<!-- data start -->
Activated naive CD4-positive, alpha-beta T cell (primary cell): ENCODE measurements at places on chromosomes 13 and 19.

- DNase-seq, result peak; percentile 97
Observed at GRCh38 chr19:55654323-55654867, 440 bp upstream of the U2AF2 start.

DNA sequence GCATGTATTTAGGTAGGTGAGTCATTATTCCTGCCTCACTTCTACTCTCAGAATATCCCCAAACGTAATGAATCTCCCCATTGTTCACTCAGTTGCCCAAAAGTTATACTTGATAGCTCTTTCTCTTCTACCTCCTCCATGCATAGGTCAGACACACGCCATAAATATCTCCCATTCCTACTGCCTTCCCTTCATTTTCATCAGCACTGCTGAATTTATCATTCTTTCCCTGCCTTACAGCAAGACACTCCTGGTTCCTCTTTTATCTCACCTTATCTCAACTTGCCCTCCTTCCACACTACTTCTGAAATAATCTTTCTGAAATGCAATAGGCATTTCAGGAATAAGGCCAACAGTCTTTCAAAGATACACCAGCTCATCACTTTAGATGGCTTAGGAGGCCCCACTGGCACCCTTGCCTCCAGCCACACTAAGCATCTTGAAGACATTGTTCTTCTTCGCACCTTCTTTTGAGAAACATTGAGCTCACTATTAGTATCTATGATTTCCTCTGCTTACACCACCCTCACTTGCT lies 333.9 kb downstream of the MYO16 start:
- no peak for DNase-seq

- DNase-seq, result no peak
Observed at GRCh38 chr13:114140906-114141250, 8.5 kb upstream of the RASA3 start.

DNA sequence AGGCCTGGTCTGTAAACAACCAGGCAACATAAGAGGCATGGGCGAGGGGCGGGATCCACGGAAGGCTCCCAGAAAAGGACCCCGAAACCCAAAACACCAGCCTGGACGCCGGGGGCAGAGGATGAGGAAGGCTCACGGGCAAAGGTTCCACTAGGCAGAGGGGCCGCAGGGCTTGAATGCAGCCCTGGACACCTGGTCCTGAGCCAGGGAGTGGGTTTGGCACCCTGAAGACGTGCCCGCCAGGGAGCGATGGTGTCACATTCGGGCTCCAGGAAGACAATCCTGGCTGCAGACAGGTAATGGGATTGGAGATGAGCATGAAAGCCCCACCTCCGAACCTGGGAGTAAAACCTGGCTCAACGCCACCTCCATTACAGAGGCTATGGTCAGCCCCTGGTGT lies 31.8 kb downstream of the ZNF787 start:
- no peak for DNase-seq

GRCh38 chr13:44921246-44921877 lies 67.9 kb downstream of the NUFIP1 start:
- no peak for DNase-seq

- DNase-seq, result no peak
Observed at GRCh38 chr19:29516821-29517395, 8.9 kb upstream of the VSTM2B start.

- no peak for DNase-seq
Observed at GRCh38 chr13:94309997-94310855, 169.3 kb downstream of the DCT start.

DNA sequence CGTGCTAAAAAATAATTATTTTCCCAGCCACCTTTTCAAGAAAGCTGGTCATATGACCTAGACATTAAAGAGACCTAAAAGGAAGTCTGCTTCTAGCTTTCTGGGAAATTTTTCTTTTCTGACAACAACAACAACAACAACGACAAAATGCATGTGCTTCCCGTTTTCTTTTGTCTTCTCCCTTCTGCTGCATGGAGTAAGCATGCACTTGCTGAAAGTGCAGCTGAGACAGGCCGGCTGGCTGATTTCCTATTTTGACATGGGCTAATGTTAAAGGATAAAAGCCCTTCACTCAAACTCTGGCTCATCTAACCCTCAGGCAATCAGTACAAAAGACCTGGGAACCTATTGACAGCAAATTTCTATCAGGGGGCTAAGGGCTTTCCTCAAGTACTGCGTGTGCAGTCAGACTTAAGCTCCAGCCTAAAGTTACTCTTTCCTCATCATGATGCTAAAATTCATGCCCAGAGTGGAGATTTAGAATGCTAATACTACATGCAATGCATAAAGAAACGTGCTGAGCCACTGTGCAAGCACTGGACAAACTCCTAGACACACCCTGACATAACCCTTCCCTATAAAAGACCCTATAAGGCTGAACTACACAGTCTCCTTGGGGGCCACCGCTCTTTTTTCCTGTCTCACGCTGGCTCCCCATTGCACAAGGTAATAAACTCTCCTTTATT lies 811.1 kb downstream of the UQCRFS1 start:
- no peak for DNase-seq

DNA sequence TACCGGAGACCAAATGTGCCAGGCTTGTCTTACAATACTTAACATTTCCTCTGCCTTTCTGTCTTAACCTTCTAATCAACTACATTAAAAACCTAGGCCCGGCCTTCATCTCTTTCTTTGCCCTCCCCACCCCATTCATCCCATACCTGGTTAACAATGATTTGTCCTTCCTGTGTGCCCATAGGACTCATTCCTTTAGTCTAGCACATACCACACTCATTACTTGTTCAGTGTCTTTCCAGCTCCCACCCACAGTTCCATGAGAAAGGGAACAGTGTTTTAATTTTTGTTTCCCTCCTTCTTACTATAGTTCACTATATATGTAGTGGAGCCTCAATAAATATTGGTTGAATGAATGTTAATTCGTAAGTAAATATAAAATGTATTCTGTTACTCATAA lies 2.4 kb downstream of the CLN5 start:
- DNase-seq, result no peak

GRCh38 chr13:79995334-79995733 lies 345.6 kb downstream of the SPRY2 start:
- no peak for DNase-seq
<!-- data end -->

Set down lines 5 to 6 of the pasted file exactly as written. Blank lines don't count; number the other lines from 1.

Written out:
- no peak for DNase-seq

- DNase-seq, result no peak